Heated handgrips, Daymaker LED headlights and a CB radio function round out the tour-tastic layout of the Ultras.
The Ultra range falls under Harley’s FL family, which means it rides on its heaviest frame and biggest front end. Sporting the standard double-cradle setup, the mild-steel frame uses a large, rectangular backbone as the main load-bearing structure, an arrangement that isn’t particularly pretty or subtle, but is effective.
Forged fender struts and a mild-steel, yoke-style swingarm finish out the standing rigging. The steering head comes set at 26 degrees, but an offset in the tripletree kicks the forks on out to 29.25 degrees. Couple that with the 6.7 inches of trail, and you have a very stable platform that tracks well at speed, but suffers for it a bit in the corners. In other words, you can’t get away with hitting the corners on one of these like you can on a Gold Wing, for instance, but don’t expect a wrestling match either.
A set of beefy, 49 mm, hydraulic forks floats the front end on 4.6 inches of travel, but are really rather mundane with a standard, right-way-up configuration and complete lack of adjustability. The air shocks in back come tucked away out of sight behind the bags, and provide 3 inches of travel along with a broad range of ride adjustment.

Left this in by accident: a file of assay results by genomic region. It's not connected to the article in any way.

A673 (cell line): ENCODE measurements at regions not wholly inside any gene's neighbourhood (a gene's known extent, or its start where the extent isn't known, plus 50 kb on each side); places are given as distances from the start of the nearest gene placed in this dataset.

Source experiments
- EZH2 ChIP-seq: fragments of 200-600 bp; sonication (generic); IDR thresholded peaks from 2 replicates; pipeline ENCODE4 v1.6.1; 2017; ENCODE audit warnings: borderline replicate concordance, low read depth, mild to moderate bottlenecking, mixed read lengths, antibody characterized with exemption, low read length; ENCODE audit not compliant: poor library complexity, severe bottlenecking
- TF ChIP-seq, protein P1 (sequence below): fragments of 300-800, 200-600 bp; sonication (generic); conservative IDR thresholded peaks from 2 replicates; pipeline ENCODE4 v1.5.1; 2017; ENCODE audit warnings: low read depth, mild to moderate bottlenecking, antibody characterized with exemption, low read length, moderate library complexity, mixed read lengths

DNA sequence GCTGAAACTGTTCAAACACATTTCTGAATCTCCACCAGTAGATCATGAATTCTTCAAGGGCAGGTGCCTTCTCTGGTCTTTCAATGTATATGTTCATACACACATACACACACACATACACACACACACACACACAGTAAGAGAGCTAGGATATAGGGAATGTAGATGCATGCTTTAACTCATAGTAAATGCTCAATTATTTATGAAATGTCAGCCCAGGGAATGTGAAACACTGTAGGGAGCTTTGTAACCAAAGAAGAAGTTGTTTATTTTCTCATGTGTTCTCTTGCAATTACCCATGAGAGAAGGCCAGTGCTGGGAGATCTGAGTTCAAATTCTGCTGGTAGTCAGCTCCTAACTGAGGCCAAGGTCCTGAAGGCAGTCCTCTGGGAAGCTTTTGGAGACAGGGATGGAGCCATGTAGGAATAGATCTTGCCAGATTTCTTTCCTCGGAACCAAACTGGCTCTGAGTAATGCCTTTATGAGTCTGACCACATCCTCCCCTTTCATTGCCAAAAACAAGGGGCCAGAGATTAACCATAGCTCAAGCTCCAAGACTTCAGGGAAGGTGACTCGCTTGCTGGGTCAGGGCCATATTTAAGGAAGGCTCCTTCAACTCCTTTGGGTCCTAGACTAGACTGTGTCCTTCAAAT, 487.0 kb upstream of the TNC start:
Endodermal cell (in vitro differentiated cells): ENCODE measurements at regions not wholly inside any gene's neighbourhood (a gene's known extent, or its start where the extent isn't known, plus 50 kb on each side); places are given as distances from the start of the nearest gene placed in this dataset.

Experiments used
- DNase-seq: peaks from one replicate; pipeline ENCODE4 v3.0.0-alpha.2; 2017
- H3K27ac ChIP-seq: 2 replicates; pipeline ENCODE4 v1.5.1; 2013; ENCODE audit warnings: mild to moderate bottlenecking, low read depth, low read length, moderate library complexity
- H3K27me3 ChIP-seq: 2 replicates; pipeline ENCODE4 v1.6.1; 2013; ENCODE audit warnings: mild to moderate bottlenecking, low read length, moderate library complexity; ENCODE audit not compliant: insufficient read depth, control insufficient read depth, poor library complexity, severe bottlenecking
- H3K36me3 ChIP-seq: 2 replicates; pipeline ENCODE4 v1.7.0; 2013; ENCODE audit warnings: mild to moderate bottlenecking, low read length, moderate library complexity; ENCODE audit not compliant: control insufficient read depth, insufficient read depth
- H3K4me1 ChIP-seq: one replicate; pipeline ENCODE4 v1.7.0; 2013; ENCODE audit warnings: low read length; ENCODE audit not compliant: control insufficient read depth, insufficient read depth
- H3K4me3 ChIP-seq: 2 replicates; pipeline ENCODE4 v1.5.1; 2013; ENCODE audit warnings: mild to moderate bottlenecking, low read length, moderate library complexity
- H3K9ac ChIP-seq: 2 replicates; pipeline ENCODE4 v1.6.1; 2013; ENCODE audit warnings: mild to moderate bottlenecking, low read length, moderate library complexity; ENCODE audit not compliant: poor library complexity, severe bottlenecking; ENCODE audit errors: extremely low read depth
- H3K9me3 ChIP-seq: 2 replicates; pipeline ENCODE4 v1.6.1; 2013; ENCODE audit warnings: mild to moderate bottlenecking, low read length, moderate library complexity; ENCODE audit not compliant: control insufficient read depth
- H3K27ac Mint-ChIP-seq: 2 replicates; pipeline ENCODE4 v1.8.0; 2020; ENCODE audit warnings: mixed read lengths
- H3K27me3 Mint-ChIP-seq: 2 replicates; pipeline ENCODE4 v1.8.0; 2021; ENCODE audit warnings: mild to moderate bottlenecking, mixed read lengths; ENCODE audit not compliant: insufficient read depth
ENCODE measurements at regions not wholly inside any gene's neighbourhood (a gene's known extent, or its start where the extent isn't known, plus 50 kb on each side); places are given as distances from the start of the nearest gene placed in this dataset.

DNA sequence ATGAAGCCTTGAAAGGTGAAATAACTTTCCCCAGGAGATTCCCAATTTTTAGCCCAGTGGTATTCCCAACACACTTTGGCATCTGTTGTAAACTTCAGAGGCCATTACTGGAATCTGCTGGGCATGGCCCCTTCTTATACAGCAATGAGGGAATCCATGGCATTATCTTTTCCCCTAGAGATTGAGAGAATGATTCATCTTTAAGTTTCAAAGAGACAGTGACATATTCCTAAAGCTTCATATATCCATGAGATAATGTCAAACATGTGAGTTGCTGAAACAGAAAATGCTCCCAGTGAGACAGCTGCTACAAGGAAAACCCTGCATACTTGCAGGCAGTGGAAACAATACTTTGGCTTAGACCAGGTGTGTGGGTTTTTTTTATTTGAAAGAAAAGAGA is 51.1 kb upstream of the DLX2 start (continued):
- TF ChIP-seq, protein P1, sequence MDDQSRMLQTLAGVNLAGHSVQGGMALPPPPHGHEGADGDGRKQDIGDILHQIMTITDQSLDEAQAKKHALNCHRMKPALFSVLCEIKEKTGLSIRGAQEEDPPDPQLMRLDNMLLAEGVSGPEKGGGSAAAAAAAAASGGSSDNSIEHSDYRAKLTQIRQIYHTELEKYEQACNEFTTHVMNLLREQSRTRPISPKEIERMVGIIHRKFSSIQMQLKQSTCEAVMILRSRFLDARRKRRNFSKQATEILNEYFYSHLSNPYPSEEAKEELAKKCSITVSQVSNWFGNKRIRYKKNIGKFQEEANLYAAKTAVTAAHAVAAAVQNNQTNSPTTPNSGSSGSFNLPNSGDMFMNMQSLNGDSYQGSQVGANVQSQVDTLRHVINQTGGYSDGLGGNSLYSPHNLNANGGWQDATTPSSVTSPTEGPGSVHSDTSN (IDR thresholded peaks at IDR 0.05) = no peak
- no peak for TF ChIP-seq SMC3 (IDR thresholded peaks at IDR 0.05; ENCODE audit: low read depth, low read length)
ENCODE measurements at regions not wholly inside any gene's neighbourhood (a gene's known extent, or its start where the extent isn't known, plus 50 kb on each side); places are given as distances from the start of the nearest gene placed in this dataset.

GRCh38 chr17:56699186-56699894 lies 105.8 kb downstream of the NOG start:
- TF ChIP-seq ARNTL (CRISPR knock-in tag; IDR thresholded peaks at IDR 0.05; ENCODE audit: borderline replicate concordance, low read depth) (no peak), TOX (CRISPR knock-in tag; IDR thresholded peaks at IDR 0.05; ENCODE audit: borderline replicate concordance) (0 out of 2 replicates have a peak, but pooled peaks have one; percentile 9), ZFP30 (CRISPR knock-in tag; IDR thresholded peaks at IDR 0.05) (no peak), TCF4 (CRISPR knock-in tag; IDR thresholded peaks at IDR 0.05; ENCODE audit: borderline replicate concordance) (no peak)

Harley’s cast aluminum, “Contrast Chrome Impeller” rims mount the 17-inch front and 16-inch rear hoops that are made by Dunlop to H-D’s specifications and come with the whitewalls set to the inside.
The brakes come loaded for bear with all-around, four-pot, opposed-piston calipers to bind the dual 300 mm discs on the front wheel and single, similarly-sized disc in back. Project Rushmore lends its Reflex Linked Brakes with ABS to the Ultra, so the bike comes with a two-way safety net that helps to balance braking effort while preventing skids from overbraking. Think of it as a comfort feature for your mind.
Unladen, the Ultra Limited runs a 29.1-inch seat height, and the Low knocks over two inches off that to an even 27-inches tall, unladen — hence the devilishly clever name “Ultra Limited Low”.
Even with all the fairings and hang-on equipment, the 45-degree, V-Twin engine is still the star of the show. All chrome over black wrinkle paint, the mill shines like a beacon and draws the eye to that stereotypical Harley shape. Far from an all-show/no-go machine, this is Harley’s Twin-Cooled, High-Output Twin Cam 103. A 98.4 mm bore and 111.1 mm stroke leaves the mill slightly undersquare, and total displacement is right at 103.1 cubic-inches (1,690 cc).